The PEW study goes on to show that most (65%) white Americans believe it has become more common for people to express racist or racially insensitive views since Trump was elected president …

And while I really don’t like tying such things as racism to one political party or the other, the proof, as it were, is in the pudding that overall, Republicans are the ones who think Black people actually have too many r ights!

DAMMIT!!!  Could somebody give these nudniks a bit of education???  Eight-in-ten white Democrats – vs. 40% of white Republicans – say the legacy of slavery continues to have an impact on black people’s position in American society today. And when it comes to views about racial discrimination, 78% of white Democrats say the bigger problem is people not seeing it where it really does exist, while a similar share of white Republicans say people seeing racial discrimination where it really does not exist is the bigger problem.  Tell me again that the Republican Party hasn’t turned into the party of racism and bigotry … go ahead, tell me! 

All my life, since I was a small child, I have believed that someday racism and bigotry would end, that people would come to understand that the colour of a person’s skin, the homeland of his ancestors, do not change the fact that his heart and brain function just the same as anyone else’s and that there is nothing … NOTHING … that makes pale people superior.  All my life … nearly 70 years now … I believed that people would eventually wake up and smell the goddamn coffee.  Today, I no longer believe that.  I have seen the human species as it is and I understand, after all these years, that some people are simply never, ever, going to give up their illusions of superiority and will continue to pass those heinous beliefs on to their children and grandchildren.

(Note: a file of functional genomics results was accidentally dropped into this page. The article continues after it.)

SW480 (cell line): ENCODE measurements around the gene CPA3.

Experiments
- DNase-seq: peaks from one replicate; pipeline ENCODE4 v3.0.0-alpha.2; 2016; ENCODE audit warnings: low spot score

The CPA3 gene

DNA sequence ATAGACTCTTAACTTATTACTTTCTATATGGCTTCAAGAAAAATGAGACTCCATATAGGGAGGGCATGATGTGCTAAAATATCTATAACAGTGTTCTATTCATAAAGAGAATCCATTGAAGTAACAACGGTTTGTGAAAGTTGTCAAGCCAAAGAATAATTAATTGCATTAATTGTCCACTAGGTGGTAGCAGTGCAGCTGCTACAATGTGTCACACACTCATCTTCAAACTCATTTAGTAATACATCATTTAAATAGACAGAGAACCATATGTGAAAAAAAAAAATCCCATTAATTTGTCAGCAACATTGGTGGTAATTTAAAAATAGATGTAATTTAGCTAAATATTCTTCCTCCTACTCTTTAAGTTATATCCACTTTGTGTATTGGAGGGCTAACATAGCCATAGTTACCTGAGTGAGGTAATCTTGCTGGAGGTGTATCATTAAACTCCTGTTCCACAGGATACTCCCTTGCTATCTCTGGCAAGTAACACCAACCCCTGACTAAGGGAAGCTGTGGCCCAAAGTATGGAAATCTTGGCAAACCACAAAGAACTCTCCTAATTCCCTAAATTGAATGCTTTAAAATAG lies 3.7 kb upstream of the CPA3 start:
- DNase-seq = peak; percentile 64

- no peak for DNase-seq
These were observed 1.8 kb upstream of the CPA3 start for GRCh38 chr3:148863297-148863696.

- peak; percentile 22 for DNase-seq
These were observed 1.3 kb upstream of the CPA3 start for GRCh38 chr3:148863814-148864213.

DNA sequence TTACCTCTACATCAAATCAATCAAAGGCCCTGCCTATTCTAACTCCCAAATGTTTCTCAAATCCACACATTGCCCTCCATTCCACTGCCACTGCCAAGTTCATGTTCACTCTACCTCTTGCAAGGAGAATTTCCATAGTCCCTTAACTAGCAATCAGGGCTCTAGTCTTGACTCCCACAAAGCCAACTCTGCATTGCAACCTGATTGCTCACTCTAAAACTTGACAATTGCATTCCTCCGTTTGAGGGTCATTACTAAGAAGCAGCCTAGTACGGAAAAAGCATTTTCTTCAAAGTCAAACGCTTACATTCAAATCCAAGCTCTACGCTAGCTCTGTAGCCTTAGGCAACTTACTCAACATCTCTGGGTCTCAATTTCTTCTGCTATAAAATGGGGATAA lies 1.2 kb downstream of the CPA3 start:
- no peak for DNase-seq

It doesn’t mean I will stop fighting, though in truth I am tempted, for I see all too clearly that humans are not going to change, that stupidity and cruelty is ingrained and passed on through the genes.  But, what it does mean is that I have lost hope.  I have lost the belief that people are basically good.  I have stopped caring whether the human species survives or not.

Ponder On This …

Robert Reich’s opinion piece in The Guardian today is especially relevant … he covers a number of topics, all of which point in the same direction … the destruction of the democratic principles that were once the foundation of this nation.